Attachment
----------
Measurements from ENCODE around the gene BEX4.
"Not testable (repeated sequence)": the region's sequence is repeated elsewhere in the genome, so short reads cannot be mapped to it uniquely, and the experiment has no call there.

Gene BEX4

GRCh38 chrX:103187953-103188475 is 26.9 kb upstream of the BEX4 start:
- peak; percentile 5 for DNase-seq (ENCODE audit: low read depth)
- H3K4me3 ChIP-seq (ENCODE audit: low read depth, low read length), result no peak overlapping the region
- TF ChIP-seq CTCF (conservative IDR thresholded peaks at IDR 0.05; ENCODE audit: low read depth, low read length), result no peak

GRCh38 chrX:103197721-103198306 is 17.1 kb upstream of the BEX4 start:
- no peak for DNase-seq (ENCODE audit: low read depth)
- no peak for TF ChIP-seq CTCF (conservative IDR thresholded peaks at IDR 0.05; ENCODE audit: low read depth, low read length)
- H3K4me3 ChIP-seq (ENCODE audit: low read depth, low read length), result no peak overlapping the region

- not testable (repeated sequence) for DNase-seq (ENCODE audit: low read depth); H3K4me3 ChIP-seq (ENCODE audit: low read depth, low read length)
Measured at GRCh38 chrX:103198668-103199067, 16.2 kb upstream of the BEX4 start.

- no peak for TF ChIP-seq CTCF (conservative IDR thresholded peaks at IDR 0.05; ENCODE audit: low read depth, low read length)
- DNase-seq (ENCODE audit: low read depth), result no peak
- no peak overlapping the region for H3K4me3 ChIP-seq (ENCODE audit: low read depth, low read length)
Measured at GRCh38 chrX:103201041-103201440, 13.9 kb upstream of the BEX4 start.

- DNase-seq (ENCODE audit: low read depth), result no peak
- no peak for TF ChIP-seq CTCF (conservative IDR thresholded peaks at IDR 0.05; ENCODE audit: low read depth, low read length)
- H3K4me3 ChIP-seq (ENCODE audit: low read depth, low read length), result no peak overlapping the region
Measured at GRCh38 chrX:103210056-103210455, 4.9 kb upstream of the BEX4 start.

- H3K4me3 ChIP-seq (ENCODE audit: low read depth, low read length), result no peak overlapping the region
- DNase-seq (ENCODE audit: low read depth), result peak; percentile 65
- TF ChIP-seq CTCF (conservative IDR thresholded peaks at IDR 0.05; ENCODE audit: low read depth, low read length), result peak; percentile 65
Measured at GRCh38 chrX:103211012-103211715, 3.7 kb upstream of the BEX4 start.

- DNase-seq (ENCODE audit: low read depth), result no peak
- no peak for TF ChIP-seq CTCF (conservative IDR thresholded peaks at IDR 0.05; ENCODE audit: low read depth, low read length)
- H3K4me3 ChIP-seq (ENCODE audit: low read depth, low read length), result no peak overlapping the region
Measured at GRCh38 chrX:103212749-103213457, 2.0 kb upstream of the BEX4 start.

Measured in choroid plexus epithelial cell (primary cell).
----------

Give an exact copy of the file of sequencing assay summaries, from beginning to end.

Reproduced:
Measurements from ENCODE around the gene BEX4.
"Not testable (repeated sequence)": the region's sequence is repeated elsewhere in the genome, so short reads cannot be mapped to it uniquely, and the experiment has no call there.

Gene BEX4

GRCh38 chrX:103187953-103188475 is 26.9 kb upstream of the BEX4 start:
- peak; percentile 5 for DNase-seq (ENCODE audit: low read depth)
- H3K4me3 ChIP-seq (ENCODE audit: low read depth, low read length), result no peak overlapping the region
- TF ChIP-seq CTCF (conservative IDR thresholded peaks at IDR 0.05; ENCODE audit: low read depth, low read length), result no peak

GRCh38 chrX:103197721-103198306 is 17.1 kb upstream of the BEX4 start:
- no peak for DNase-seq (ENCODE audit: low read depth)
- no peak for TF ChIP-seq CTCF (conservative IDR thresholded peaks at IDR 0.05; ENCODE audit: low read depth, low read length)
- H3K4me3 ChIP-seq (ENCODE audit: low read depth, low read length), result no peak overlapping the region

- not testable (repeated sequence) for DNase-seq (ENCODE audit: low read depth); H3K4me3 ChIP-seq (ENCODE audit: low read depth, low read length)
Measured at GRCh38 chrX:103198668-103199067, 16.2 kb upstream of the BEX4 start.

- no peak for TF ChIP-seq CTCF (conservative IDR thresholded peaks at IDR 0.05; ENCODE audit: low read depth, low read length)
- DNase-seq (ENCODE audit: low read depth), result no peak
- no peak overlapping the region for H3K4me3 ChIP-seq (ENCODE audit: low read depth, low read length)
Measured at GRCh38 chrX:103201041-103201440, 13.9 kb upstream of the BEX4 start.

- DNase-seq (ENCODE audit: low read depth), result no peak
- no peak for TF ChIP-seq CTCF (conservative IDR thresholded peaks at IDR 0.05; ENCODE audit: low read depth, low read length)
- H3K4me3 ChIP-seq (ENCODE audit: low read depth, low read length), result no peak overlapping the region
Measured at GRCh38 chrX:103210056-103210455, 4.9 kb upstream of the BEX4 start.

- H3K4me3 ChIP-seq (ENCODE audit: low read depth, low read length), result no peak overlapping the region
- DNase-seq (ENCODE audit: low read depth), result peak; percentile 65
- TF ChIP-seq CTCF (conservative IDR thresholded peaks at IDR 0.05; ENCODE audit: low read depth, low read length), result peak; percentile 65
Measured at GRCh38 chrX:103211012-103211715, 3.7 kb upstream of the BEX4 start.

- DNase-seq (ENCODE audit: low read depth), result no peak
- no peak for TF ChIP-seq CTCF (conservative IDR thresholded peaks at IDR 0.05; ENCODE audit: low read depth, low read length)
- H3K4me3 ChIP-seq (ENCODE audit: low read depth, low read length), result no peak overlapping the region
Measured at GRCh38 chrX:103212749-103213457, 2.0 kb upstream of the BEX4 start.

Measured in choroid plexus epithelial cell (primary cell).